Moritz: It struck me, in looking at the population counter that Lance had up at the beginning of his talk, that human beings are soon going to be surpassing chickens on the planet. I don't know what to make of that.
It's a particular pleasure for me to introduce our last speaker. She is a
colleague of mine. I should say I'm a new colleague of her's because she has
been in the American Museum of Natural History much longer than I have.
Eleanor Sterling is Program Director at the Center for Biodiversity and
Conservation at the American Museum of Natural History in New York City. Her
primary role is to develop and coordinate international field research and
education projects in target countries. Currently, she's leading a collaborative project with the Missouri's Botanical Gardens and the Vietnamese government to identify endangered forest ecosystems that could be in Vietnam's protected area system.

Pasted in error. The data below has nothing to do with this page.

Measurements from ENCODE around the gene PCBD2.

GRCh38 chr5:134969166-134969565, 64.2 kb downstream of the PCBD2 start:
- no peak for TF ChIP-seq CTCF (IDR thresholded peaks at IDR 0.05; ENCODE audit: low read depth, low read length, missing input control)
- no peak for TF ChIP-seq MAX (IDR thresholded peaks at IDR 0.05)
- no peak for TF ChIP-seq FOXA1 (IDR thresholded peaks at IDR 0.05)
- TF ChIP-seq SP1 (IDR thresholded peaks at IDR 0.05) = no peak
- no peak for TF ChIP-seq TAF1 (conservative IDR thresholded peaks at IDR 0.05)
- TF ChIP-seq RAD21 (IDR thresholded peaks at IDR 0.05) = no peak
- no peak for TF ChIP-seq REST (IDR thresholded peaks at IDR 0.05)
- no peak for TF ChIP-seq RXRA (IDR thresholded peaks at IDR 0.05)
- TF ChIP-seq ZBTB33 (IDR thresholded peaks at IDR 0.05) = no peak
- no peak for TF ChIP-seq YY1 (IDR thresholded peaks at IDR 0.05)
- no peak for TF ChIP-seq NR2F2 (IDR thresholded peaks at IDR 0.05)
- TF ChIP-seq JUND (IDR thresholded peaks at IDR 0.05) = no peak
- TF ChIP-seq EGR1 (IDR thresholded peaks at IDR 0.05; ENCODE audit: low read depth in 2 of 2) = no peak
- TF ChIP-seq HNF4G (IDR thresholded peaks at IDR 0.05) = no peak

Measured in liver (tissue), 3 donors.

Dr. Sterling is also an adjunct professor at Columbia University where she
teaches courses in conservation biology. She has more than 15 years of field
experience in Africa, Latin America, and Asia including surveys in behavioral
and ecological and genetic studies of primates and mammals. She's worked for
several international conservation organizations in both the U.S. and Africa and
has trained teachers and Peace Corps volunteers in a variety of aspects related to biodiversity conservation.
In addition, she has expertise in developing training workshops and
environmental education programs. Prior to the programs today, she mentioned
to me she's currently teaching courses for teachers at Columbia University in the evenings as a part of the CERC programs, which is the Center for the
Environmental Research and Conservation which is a consortium made up of the
Museum of Natural History, the New York Botanical Gardens, Columbia
University, Wildlife Preservation Trust International, and the Wildlife Conservation Society which is formerly known as the Bronx Zoo. With that, please join me in welcoming Eleanor Sterling.